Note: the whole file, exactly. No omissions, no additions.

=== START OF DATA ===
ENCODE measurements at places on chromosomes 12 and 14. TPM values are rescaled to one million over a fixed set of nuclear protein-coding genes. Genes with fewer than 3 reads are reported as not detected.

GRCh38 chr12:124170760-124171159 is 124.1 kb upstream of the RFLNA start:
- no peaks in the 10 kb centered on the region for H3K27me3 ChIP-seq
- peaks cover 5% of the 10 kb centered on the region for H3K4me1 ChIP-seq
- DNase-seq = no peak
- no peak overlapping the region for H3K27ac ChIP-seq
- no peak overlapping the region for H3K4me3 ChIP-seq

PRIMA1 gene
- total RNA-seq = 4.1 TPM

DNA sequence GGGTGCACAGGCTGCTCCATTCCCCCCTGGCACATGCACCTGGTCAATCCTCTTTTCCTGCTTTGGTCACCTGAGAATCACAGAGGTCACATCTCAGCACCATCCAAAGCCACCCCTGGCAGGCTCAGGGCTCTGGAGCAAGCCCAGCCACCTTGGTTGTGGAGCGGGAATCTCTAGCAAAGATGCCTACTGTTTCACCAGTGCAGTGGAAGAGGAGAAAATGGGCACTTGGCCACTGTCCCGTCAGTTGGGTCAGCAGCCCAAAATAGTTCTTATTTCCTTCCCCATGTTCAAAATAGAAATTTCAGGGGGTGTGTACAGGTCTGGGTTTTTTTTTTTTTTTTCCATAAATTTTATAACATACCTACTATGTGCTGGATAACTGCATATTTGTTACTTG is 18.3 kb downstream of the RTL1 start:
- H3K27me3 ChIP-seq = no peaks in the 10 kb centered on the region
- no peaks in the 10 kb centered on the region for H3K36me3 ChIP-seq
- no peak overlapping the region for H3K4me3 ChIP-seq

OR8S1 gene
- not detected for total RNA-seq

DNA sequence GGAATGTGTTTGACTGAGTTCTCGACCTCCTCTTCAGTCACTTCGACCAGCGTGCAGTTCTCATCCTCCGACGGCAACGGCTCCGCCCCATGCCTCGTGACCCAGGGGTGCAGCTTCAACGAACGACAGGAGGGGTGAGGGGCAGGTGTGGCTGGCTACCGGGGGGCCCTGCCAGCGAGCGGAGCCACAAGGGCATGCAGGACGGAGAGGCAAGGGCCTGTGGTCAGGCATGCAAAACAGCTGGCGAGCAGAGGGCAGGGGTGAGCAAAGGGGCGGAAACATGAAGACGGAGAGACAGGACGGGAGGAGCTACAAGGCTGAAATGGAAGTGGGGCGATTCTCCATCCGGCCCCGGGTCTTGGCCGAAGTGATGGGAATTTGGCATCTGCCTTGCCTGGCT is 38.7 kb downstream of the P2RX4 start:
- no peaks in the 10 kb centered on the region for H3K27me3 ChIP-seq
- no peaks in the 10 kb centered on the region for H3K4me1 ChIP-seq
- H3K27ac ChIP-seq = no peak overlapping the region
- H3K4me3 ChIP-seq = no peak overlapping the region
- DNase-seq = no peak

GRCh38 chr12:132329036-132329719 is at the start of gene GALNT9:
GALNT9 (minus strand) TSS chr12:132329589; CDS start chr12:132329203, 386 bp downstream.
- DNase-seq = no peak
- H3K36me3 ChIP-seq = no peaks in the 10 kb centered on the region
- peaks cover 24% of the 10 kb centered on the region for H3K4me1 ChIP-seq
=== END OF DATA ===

ENCODE measurements at places on chromosomes 12 and 14. TPM values are rescaled to one million over a fixed set of nuclear protein-coding genes. Genes with fewer than 3 reads are reported as not detected.

GRCh38 chr12:124170760-124171159 is 124.1 kb upstream of the RFLNA start:
- no peaks in the 10 kb centered on the region for H3K27me3 ChIP-seq
- peaks cover 5% of the 10 kb centered on the region for H3K4me1 ChIP-seq
- DNase-seq = no peak
- no peak overlapping the region for H3K27ac ChIP-seq
- no peak overlapping the region for H3K4me3 ChIP-seq

PRIMA1 gene
- total RNA-seq = 4.1 TPM

DNA sequence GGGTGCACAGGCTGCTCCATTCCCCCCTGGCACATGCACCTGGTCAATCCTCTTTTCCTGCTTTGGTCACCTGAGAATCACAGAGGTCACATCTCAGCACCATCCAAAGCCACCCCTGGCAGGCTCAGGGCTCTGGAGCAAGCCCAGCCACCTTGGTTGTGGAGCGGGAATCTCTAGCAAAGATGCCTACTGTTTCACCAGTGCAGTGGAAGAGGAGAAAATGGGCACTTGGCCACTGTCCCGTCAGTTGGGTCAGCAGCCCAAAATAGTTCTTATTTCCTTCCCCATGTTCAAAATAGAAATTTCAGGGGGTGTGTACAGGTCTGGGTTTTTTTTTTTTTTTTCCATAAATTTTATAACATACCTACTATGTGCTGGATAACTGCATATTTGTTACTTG is 18.3 kb downstream of the RTL1 start:
- H3K27me3 ChIP-seq = no peaks in the 10 kb centered on the region
- no peaks in the 10 kb centered on the region for H3K36me3 ChIP-seq
- no peak overlapping the region for H3K4me3 ChIP-seq

OR8S1 gene
- not detected for total RNA-seq

DNA sequence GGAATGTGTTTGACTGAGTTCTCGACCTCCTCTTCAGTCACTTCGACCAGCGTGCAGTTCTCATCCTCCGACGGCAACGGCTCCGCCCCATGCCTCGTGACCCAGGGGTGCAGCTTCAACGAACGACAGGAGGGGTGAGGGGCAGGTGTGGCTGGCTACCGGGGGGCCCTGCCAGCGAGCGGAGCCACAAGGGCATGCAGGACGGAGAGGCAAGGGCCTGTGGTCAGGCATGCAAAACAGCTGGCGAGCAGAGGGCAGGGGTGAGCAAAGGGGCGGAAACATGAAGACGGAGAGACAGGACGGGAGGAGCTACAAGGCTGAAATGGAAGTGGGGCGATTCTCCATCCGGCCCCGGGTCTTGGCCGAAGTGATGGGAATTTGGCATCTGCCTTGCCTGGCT is 38.7 kb downstream of the P2RX4 start:
- no peaks in the 10 kb centered on the region for H3K27me3 ChIP-seq
- no peaks in the 10 kb centered on the region for H3K4me1 ChIP-seq
- H3K27ac ChIP-seq = no peak overlapping the region
- H3K4me3 ChIP-seq = no peak overlapping the region
- DNase-seq = no peak

GRCh38 chr12:132329036-132329719 is at the start of gene GALNT9:
GALNT9 (minus strand) TSS chr12:132329589; CDS start chr12:132329203, 386 bp downstream.
- DNase-seq = no peak
- H3K36me3 ChIP-seq = no peaks in the 10 kb centered on the region
- peaks cover 24% of the 10 kb centered on the region for H3K4me1 ChIP-seq